IFN-? polymorphism - The IFN-? T/A polymorphism typed in this study was a SNP at the +874 position. The SNP typing protocol was described by Pravica et al. (2000). The T and A polymorphism sequences were identified using a specific single stranded oligonucleotide, synthesised to cover a 24-bp region for each allele. An amplification refractory mutation system by polymerase chain reaction (ARMS-PCR) was performed in a total volume of 20 µL containing 1 µL of generic primer (100 pmol/µL; 5´ -TCA ACA AAG CTG ATA CTC CA -3´), 1 µL of specific A primer (100 pmol/µL, 5´ - TTC TTA CAA CAC AAA ATC AAA TCA -3´) or 1 µL of specific T primer (100 pmol/µL, 5´ - TTC TTA CAA CAC AAA ATC AAA TCT -3´), 1 µL of internal control 1 (10 pmol/µL, 5´ - GCC TTC CCA ACC ATT CCC TTA -3´), 1 µL of internal control 2 (10 pmol/µL, 5´ - TCA CGG ATT TCT GTT GTG TTTC -3´), 4 µL of dNTP (2 mM), 2.4 µL of MgCl2 (25 mM), 3 µL of buffer (10X), 0.5 µL of Taq DNA polymerase (5 U/µL), 4.1 µL of sterile MiliQ H2O and 2 µL of genomic DNA. ARMS-PCR was performed in a thermocycler (Applied Biosystems) with the cycles: 95ºC (3 min), 10 cycles of 95ºC (15 s), 65ºC (50 s) and 72ºC (40 s), followed by 20 cycles of 95ºC (20 s), 55ºC (50 s) and 72ºC (50 s), 72ºC (7 min) and 4ºC (hold temperature). ARMS-PCR amplified products were subjected to 1.5% agarose gel electrophoresis, stained with ethidium bromide and visualised on an ultraviolet transilluminator.

Statistical analysis - Genotypes and allele frequencies were compared between cases and controls by Chi Square analysis for a 3 x 2 contingency table, using the Epi Info 2000 software (CDC, Atlanta, GA, USA); p values were corrected for multiple comparisons (age and sex). A corrected p < 0.05 was considered to be statistically significant.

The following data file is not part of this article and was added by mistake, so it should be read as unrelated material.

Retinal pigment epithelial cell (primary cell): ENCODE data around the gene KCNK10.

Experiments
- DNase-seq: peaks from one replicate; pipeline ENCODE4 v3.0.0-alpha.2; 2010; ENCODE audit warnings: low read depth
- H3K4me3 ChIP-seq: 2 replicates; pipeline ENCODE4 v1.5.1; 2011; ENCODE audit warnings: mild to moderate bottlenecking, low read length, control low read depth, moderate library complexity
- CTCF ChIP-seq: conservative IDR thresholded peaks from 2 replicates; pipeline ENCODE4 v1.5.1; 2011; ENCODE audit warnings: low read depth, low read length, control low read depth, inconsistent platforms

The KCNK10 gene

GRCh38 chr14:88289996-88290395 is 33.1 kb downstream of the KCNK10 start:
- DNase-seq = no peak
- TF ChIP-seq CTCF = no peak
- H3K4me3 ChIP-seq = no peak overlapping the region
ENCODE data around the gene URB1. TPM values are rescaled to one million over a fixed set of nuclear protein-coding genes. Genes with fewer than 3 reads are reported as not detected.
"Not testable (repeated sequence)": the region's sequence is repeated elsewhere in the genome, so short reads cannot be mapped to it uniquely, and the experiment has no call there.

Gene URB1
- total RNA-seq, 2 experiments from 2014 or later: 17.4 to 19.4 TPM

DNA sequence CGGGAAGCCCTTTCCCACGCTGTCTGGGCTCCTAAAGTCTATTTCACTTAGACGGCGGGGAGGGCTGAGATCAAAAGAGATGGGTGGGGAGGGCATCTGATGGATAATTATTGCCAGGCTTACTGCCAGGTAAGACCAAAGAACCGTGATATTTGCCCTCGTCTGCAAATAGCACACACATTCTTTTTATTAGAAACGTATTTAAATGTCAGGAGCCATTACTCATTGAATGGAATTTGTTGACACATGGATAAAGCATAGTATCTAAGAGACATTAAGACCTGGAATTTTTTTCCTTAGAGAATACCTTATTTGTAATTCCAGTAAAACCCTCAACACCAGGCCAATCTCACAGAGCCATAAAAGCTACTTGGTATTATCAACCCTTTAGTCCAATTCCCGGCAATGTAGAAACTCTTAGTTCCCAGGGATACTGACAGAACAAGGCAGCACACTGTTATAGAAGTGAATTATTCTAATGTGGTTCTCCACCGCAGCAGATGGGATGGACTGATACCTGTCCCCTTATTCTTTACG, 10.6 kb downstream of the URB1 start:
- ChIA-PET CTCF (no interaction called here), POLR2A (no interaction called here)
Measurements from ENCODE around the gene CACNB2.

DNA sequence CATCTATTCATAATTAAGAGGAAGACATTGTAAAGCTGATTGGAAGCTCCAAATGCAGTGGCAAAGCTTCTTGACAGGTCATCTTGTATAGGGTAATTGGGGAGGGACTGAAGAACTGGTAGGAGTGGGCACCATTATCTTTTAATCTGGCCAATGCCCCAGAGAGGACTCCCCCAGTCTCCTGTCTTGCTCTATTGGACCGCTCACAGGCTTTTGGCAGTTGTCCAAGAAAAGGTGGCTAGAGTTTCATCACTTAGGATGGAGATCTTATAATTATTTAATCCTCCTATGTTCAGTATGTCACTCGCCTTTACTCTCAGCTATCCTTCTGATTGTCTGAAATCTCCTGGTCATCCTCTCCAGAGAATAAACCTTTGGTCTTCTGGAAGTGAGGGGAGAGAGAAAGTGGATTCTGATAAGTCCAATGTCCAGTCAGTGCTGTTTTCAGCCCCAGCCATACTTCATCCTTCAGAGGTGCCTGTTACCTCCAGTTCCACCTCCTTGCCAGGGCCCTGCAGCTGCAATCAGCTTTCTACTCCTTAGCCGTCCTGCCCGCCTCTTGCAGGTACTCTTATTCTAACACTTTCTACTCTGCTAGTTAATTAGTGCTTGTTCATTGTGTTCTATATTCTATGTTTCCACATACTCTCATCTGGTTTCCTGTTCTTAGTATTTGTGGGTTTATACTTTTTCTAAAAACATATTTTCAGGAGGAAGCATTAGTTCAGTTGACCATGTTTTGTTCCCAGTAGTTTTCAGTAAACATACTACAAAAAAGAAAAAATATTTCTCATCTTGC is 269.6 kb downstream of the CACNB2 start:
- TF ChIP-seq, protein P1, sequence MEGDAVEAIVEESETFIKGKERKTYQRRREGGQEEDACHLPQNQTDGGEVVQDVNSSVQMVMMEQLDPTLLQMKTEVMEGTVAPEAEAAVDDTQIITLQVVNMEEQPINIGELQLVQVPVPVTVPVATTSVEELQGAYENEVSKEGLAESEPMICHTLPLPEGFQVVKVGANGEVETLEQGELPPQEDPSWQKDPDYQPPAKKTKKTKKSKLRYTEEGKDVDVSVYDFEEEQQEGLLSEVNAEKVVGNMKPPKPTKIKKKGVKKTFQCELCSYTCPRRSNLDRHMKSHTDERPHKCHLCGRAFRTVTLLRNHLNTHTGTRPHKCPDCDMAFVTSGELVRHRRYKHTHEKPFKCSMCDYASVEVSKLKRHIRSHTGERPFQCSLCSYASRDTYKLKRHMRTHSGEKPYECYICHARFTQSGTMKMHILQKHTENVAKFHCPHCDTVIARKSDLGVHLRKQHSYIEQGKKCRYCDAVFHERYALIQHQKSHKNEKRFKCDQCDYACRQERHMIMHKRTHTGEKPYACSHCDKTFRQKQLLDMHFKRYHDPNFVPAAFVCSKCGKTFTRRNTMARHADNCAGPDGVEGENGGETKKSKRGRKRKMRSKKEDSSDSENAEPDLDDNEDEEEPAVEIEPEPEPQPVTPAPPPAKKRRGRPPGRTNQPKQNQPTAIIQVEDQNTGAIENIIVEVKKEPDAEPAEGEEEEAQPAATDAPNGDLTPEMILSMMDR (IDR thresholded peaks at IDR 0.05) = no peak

We identified 41 (5.8%) individuals with ocular lesions caused by T. gondii infection from all T. gondii seropositive individuals (n = 706). Seven individuals were excluded from the study. Of these, four were related, two had moved to another city and one refused to participate in the study. Among the remaining ocular group, 10 (29.4%) were male and 24 (70.6%) were female and ages ranged from 16-88 (44 ± 20.9 SD) years. We included 134 control individuals from the T. gondii IgG positive individuals, matched by sex and age, for a case:controls ratio of 1:4 (Table I).



All 168 individuals were tested by ARMS-PCR at the IFNG +874T/A polymorphic site. Forty six (27.3%) showed A/A homozygocity, 107 (63.7%) were A/T heterozygous and 15 (9%) were T/T homozygous.

Genotype frequency analysis of the control group showed that A/T heterozygotes (68% of 134 genotypes) were the largest group. However, the ocular group showed a similar frequency of A/A and A/T genotypes. The T/T genotype was present in the same frequency among case and control groups. No statistically significant difference was observed (p = 0.054) (Table II) between the cases and controls. However, A/A homozygous individuals showed a 1.62-fold higher risk than other genotypes of developing retinochoroiditis during T. gondii infection (p = 0.014; df = 1) (Table II). The distribution of alleles did not differ between the ocular and control groups (p = 0.113) (Table II); however, the presence of a T allele in heterozygous individuals was sufficient to confer protection against retinochoroiditis when the A/T heterozygous individuals were compared with the A/A homozygous subjects (p = 0.01, df = 1; uncorrected X2 = 6.21, OR = 0.36; 0.15-0.88).



Since the frequency of retinochoroiditis during T. gondii infection was higher in female (n = 24; 71%) than male (n = 10; 29%) individuals in our community case-control study, we adjusted the p value by gender. The effect remains invariable, since the odds ratio was not affected; thus, the p values remain the same.